Astero StarFish

Interview: How to get the most out of working with a contract manufacturer

Laura Meyer and Jason Dolynny

Laura Meyer and Jason Dolynny

Manufacturing Director Jason Dolynny and Supply Chain Manager Laura Meyer answer a dozen questions on contract manufacturing to help readers choose the right partner and get the most out of their manufacturing relationship.  Bonus: a responsibilities checklist.

What questions should I ask when I’m seeking a manufacturer?

The best thing to do is to go through a checklist of scope.  It will document what you are prepared to do and what you are asking the contractor to do.  There will be some grey areas where you don’t know the answer. Those are good topics for conversation with your contract manufacturer when you first engage.  What capabilities do they have? What can they support? —Maybe more effectively than you can.  That’s a good first conversation: What can you do for me and what kind of value will I get out of it?

Do I need to be geographically close to my manufacturer? 

Not necessarily.  We live in a digital environment.  Lots of clients are remote.  They come in occasionally or they don’t.  They choose not to.  It’s not necessary to be close to your manufacturer as long as you are in communication with them.  That’s key.

What is the number one thing a client should be looking for if they have a low volume, high complex, stop-start electro mechanical medical device?

A combination of communication and a real understanding of what you as a client expect the contract manufacturer to do and whether those capabilities are in place.   Those conversations should be held very early and be very clear about the capabilities you are expecting.  Then, you need to choose a partner that’s a good match.

It’s important during those conversations that you get an initial understanding of what “done” means.  When a client asks: “I’d like this done”, what does that mean?  What’s the deliverable that says, “This is complete”?  It could be any task they desire whether it is on the manufacturing side or the design side.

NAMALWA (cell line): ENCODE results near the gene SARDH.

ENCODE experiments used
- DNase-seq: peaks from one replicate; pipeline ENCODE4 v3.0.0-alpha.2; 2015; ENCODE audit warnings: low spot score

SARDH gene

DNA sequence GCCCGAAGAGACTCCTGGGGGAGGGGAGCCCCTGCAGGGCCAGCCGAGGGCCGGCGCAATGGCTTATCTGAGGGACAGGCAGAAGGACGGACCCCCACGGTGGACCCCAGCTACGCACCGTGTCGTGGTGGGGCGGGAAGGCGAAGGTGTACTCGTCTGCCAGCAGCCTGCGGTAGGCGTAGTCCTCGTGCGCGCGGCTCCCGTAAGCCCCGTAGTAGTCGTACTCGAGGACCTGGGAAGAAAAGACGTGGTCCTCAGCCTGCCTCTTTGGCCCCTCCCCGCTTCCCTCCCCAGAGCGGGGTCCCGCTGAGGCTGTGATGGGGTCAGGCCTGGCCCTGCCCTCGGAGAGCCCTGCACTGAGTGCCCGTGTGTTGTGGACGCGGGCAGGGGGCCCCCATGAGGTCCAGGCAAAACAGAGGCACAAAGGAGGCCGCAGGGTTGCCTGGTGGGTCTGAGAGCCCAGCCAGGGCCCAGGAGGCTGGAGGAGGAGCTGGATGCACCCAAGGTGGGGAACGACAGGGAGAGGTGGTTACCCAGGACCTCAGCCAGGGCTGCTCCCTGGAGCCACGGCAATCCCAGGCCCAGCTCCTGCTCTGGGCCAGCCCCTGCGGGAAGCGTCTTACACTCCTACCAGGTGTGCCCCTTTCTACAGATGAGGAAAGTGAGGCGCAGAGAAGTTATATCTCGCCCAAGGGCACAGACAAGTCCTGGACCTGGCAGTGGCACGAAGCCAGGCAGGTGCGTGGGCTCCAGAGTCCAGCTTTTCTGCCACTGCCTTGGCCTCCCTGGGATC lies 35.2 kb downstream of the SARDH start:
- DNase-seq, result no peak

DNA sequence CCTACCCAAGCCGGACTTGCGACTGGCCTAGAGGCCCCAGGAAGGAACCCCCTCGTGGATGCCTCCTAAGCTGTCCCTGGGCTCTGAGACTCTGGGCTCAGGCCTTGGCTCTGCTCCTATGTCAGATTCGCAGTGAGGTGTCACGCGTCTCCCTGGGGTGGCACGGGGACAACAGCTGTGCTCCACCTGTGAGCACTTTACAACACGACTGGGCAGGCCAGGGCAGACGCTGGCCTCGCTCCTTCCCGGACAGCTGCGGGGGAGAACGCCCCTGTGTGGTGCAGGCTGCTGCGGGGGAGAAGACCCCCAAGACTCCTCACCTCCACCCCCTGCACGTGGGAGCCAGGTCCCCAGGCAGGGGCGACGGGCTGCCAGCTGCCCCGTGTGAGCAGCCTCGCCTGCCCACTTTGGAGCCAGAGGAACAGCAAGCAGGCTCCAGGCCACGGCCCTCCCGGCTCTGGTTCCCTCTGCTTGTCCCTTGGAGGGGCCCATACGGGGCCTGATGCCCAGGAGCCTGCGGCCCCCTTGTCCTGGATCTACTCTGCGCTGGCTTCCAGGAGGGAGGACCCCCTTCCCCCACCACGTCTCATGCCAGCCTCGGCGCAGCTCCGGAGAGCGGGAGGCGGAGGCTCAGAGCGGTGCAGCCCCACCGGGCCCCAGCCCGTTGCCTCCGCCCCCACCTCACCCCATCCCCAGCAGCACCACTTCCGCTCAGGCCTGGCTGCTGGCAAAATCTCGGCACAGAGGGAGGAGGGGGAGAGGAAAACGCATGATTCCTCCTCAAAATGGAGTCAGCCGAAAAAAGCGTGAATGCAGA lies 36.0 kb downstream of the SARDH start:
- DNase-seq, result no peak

Really get an understanding of what “complete” means.  It’s the first question I ask people:  “If we move forward and I am your contract manufacturer, what does that feel like?  What does it look like to you?”  That drives a lot of the high level conversations.  A lot of the time clients will want to be very involved in day to day operations, weekly calls, and monthly calls.  Other times they just want reporting at intervals.  Some clients are even more removed than that.  Knowing what type of management and relationship clients want with their contract manufacturer is important.  And that ties in with communication.

Having clear conversations and understanding allows us to be flexible and diverse in our manufacturing environment.

How important is supply chain to manufacturing?

StarFish Medical supply chain is tightly integrated with both product engineering and manufacturing.  We support all the product requirements both in alpha, beta, and into manufacturing. Supply Chain begins with our opening communication with the client and ends with shipping the product to them.  Manufacturing is the main piece—it’s right in the middle.  I’m the lead for our manufacturing clients.  I communicate with the clients quite frequently on the status of their project, status of shipments, any issues or concerns, any non-conformances. We talk with clients weekly and provide them reports.  We really are the interface to make them aware of what is going on with their product.

Top tip for working with a Contract Manufacturer?

Talk to them. Set expectations early.  Make sure your Contract manufacturer can meet those expectations.

Most medical device design and development companies do not have their own manufacturing infrastructure. Why does StarFish Medical?

One of the reasons StarFish has full manufacturing capabilities is to provide a start-to-finish offering to clients that want to develop medical devices.  Not only can we help them define the product and take it through alpha, beta and transfer to manufacturing, we can transfer it to our on-site manufacturing to provide an all in one solution.  As a manufacturing team we’re not just working on a product going out the door, we’re working with engineering and product development teams on the prototyping, alpha and beta stages of a project.  We’re involved the product from the beginning. We know the product intimately and we work with the engineers on any Design For Manufacturing (DFM) issues that come up.  When StarFish design engineers make the actual transfer to manufacturing, it’s more efficient.  A lot of the learning curve and training is already in place.   That makes for a more seamless entry to market.